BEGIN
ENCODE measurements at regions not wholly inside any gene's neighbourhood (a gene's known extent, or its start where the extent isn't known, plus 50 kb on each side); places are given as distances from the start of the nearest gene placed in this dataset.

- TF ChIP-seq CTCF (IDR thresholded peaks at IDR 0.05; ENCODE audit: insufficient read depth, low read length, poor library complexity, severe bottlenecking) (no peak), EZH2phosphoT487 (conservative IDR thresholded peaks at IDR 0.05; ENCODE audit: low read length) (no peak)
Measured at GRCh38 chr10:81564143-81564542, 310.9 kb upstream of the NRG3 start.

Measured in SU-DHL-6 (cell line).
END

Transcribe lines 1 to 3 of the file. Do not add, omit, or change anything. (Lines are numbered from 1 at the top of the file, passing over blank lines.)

ENCODE measurements at regions not wholly inside any gene's neighbourhood (a gene's known extent, or its start where the extent isn't known, plus 50 kb on each side); places are given as distances from the start of the nearest gene placed in this dataset.

- TF ChIP-seq CTCF (IDR thresholded peaks at IDR 0.05; ENCODE audit: insufficient read depth, low read length, poor library complexity, severe bottlenecking) (no peak), EZH2phosphoT487 (conservative IDR thresholded peaks at IDR 0.05; ENCODE audit: low read length) (no peak)
Measured at GRCh38 chr10:81564143-81564542, 310.9 kb upstream of the NRG3 start.